Prof. Dr. David D. Dunigan
Prof. Dr. Juliana Reis Cortines
Prof. Dr. Rodrigo Araújo Lima Rodrigues
Guest Editors

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Keywords

  • giant virus
  • NCLDV
  • bioinformatics
  • mimivirus
  • paleovirology
  • genomics
  • virus hunter

Published Papers (7 papers)

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Research

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14 pages, 1774 KiB  
Article
Phaeoviruses Present in Cultured and Natural Kelp Species, Saccharina latissima and Laminaria hyperborea (Phaeophyceae, Laminariales), in Norway
by Eliana Ruiz Martínez, Dean A. Mckeown, Declan C. Schroeder, Gunnar Thuestad, Kjersti Sjøtun, Ruth-Anne Sandaa, Aud Larsen and Ingunn Alne Hoell
Viruses 2023, 15(12), 2331; https://doi.org/10.3390/v15122331 - 28 Nov 2023
Cited by 1 | Viewed by 957
Abstract
Phaeoviruses (Phycodnaviridae) are large icosahedral viruses in the phylum Nucleocytoviricota with dsDNA genomes ranging from 160 to 560 kb, infecting multicellular brown algae (Phaeophyceae). The phaeoviral host range is broader than expected, not only infecting algae from the Ectocarpales but also [...] Read more.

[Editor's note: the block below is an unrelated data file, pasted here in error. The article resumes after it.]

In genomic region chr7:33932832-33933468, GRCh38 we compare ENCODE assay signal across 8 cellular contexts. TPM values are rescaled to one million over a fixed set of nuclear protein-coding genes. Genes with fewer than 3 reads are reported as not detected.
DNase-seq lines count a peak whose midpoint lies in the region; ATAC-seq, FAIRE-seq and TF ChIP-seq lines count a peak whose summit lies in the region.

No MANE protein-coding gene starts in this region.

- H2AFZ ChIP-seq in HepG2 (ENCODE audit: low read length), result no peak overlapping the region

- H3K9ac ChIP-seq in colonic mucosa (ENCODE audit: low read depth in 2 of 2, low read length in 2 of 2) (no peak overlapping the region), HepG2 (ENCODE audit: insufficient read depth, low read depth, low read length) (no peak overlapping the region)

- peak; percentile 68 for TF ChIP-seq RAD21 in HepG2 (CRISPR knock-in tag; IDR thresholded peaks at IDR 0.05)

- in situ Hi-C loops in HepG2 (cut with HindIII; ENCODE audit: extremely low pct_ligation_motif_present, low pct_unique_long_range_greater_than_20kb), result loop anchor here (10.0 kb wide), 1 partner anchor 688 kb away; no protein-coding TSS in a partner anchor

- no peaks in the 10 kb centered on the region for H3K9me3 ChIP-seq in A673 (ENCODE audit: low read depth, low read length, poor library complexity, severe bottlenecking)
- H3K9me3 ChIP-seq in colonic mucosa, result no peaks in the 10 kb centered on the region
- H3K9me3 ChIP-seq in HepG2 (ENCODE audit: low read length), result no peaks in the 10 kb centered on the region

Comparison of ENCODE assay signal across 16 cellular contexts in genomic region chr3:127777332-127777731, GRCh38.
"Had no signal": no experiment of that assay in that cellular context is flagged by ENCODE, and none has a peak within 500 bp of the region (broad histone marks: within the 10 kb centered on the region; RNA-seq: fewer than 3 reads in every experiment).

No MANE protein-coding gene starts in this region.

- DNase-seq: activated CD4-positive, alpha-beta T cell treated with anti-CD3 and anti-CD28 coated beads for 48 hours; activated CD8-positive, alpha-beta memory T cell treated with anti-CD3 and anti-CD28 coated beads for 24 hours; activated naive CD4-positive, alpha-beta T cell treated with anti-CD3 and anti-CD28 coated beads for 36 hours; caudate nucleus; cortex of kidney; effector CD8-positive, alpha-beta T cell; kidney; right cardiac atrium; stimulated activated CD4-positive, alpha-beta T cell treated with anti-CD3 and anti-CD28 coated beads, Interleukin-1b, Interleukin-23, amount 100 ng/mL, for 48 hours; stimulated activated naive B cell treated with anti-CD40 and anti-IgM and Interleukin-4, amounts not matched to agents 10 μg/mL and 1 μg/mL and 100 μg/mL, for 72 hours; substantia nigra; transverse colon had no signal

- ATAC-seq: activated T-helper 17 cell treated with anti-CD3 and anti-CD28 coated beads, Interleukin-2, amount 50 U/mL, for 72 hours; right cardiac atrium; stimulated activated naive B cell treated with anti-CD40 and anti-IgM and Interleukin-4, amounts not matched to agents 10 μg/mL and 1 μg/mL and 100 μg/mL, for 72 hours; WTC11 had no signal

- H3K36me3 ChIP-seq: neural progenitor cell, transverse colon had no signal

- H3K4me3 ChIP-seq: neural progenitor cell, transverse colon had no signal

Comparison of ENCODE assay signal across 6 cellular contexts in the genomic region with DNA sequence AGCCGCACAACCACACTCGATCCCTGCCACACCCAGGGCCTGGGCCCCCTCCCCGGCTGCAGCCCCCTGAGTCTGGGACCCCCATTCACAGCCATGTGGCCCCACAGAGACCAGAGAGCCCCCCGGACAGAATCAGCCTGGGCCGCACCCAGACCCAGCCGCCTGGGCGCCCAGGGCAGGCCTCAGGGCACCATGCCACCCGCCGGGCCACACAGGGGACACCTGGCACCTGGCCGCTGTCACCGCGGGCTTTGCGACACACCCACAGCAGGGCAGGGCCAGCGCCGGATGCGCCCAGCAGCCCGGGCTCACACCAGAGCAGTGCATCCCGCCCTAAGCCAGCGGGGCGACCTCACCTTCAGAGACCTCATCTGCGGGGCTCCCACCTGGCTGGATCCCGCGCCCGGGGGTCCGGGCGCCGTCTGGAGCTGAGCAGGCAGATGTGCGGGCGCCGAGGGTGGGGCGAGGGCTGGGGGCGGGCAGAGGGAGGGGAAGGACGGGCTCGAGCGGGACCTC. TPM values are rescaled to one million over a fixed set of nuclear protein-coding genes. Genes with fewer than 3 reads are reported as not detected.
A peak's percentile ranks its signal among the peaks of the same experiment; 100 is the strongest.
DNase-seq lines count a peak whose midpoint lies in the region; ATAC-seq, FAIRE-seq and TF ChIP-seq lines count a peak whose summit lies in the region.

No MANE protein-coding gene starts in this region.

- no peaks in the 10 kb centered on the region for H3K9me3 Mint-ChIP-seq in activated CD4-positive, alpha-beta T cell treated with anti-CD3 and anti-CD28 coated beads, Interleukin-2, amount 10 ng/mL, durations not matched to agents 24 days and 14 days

Phaeoviruses (Phycodnaviridae) are large icosahedral viruses in the phylum Nucleocytoviricota with dsDNA genomes ranging from 160 to 560 kb, infecting multicellular brown algae (Phaeophyceae). The phaeoviral host range is broader than expected, not only infecting algae from the Ectocarpales but also from the Laminariales order. However, despite phaeoviral infections being reported globally, Norwegian kelp species have not been screened. A molecular analysis of cultured and wild samples of two economically important kelp species in Norway (Saccharina latissima and Laminaria hyperborea) revealed that phaeoviruses are recurrently present along the Norwegian coast. We found the viral prevalence in S. latissima to be significantly higher at the present time compared to four years ago. We also observed regional differences within older samples, in which infections were significantly lower in northern areas than in the south or the fjords. Moreover, up to three different viral sequences were found in the same algal individual, one of which does not belong to the Phaeovirus genus and has never been reported before. This master variant therefore represents a putative new member of an unclassified phycodnavirus genus. Full article